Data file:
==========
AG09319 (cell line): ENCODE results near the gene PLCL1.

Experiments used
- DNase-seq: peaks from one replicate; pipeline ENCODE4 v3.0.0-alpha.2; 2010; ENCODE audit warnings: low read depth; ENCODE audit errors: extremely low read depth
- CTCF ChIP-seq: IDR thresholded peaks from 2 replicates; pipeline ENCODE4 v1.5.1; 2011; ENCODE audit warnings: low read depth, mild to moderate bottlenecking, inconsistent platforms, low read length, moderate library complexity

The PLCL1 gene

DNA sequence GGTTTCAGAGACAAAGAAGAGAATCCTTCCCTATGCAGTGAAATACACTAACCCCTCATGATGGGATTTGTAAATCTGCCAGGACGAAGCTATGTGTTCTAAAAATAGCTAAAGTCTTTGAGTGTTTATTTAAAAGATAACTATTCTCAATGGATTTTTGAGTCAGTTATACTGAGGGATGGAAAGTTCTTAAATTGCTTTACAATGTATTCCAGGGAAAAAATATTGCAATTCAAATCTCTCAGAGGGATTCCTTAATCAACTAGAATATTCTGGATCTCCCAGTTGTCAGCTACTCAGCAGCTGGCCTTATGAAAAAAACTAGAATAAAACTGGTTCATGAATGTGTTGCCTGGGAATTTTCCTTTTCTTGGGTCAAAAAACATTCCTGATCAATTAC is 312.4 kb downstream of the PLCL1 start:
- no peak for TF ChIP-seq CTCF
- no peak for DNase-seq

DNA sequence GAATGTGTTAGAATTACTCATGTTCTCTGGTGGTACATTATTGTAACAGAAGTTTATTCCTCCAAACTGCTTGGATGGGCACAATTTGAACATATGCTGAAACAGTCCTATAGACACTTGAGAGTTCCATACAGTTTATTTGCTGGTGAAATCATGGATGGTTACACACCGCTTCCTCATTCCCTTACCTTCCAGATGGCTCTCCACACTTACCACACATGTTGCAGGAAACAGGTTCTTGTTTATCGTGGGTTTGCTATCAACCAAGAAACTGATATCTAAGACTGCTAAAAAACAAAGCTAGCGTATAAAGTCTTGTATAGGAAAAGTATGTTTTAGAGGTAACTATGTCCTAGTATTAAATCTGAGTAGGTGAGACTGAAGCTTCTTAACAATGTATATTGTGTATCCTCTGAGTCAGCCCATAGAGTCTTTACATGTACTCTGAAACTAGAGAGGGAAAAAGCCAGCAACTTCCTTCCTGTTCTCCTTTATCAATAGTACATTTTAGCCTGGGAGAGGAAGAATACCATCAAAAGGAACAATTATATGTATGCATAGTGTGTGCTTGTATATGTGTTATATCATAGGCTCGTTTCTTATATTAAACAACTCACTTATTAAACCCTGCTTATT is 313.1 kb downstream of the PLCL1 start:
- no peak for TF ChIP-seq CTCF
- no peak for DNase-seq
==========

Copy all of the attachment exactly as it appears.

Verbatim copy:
AG09319 (cell line): ENCODE results near the gene PLCL1.

Experiments used
- DNase-seq: peaks from one replicate; pipeline ENCODE4 v3.0.0-alpha.2; 2010; ENCODE audit warnings: low read depth; ENCODE audit errors: extremely low read depth
- CTCF ChIP-seq: IDR thresholded peaks from 2 replicates; pipeline ENCODE4 v1.5.1; 2011; ENCODE audit warnings: low read depth, mild to moderate bottlenecking, inconsistent platforms, low read length, moderate library complexity

The PLCL1 gene

DNA sequence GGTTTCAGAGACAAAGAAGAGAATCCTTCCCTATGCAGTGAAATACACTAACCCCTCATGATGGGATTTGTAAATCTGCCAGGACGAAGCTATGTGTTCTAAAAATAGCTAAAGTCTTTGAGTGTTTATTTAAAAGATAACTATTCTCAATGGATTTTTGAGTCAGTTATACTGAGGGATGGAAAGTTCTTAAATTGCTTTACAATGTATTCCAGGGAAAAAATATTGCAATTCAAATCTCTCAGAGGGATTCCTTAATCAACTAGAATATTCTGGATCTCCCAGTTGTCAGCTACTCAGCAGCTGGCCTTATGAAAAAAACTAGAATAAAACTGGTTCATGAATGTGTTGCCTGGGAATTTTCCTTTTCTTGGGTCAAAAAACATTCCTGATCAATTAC is 312.4 kb downstream of the PLCL1 start:
- no peak for TF ChIP-seq CTCF
- no peak for DNase-seq

DNA sequence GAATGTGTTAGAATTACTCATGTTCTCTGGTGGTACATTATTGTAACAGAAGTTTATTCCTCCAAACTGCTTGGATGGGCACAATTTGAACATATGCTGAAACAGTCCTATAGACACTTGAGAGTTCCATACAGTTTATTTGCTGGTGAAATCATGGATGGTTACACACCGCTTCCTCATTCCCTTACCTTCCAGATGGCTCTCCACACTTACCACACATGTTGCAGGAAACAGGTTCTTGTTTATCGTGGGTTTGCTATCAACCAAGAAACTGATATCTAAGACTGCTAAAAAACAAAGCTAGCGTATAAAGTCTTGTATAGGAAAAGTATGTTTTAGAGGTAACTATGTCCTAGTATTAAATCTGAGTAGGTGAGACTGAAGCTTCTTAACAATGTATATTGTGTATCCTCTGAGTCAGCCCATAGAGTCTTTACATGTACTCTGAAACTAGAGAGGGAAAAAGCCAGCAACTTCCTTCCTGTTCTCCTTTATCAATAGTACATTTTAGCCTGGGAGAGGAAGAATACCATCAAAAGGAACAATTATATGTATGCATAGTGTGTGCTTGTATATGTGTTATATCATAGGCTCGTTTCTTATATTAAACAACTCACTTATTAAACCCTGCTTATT is 313.1 kb downstream of the PLCL1 start:
- no peak for TF ChIP-seq CTCF
- no peak for DNase-seq